Science Fiction & Fantasy Stack Exchange is a question and answer site for science fiction and fantasy enthusiasts. It's 100% free, no registration required.

Sign up
Here's how it works:
  1. Anybody can ask a question
  2. Anybody can answer
  3. The best answers are voted up and rise to the top

It's been a long time since I read the first few books, but I was re-reading Clash of Kings just before reading Dance with Dragons, and I noticed that "The Hound" is no longer part of Arya's prayer in the new book.

What changed to make her "forgive" him?

share|improve this question
up vote 28 down vote accepted

The list is of people she wants revenge against. In A Storm of Swords, when Sandor Clegane was greviously wounded, she denied him the gift of mercy and (apparently) left him for dead. That's when she dropped his name from the list.

share|improve this answer
Apparently... – Dan Ray Aug 15 '12 at 18:38

When Arya and Sandor were wandering Westeros aimlessly after the Red Wedding she used to say her prayer with the Hound in it regularly. After a while, a sense of camaraderie developed between the two (but not friendship) and Arya started to notice that she had started unconsciously to leave out the Hound's name out of her prayers, and she never bothered to re-include him.

share|improve this answer
This is not really correct. At one point, Arya does notice that she left him out, while treating his wound. She immediately re-includes him. The next morning, she leaves him, and the next time she says her prayer, she believes that he died from his wounds. – Michael Borgwardt Dec 3 '13 at 9:25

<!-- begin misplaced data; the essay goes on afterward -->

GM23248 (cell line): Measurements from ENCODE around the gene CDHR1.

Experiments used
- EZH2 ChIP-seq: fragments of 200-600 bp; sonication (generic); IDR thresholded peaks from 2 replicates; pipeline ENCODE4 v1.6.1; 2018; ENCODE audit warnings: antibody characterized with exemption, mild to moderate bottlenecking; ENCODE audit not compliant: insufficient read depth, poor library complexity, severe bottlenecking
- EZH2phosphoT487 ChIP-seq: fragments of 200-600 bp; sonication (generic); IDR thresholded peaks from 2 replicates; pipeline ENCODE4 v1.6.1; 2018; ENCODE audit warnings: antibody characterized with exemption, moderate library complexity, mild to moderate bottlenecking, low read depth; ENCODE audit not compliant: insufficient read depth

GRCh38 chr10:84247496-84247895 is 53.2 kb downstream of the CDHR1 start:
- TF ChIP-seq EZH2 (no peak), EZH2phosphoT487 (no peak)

In addition to the above, if you will note on that ARYA/SANDOR road trip, she always calls him the Hound - until a certain point. and then she starts calling him Sandor. She is also realizing that the bad things that she attributed to him were actually required of him in his post as Kingsguard. He has broken that by escaping. She is realizing that there is more to this man, some good. He is becoming more human to her, and not a malicious burned monster. Sandor has a huge role in this series.

share|improve this answer
I thought the series portrayed this excellently - it's a lot harder to see the humanity to The Hound in the book. But last scene of The Hound in the series, and the way he defends Arya, speaks volumes about him. – Leo King Sep 16 '14 at 14:48

Your Answer


By posting your answer, you agree to the privacy policy and terms of service.

Not the answer you're looking for? Browse other questions tagged or ask your own question.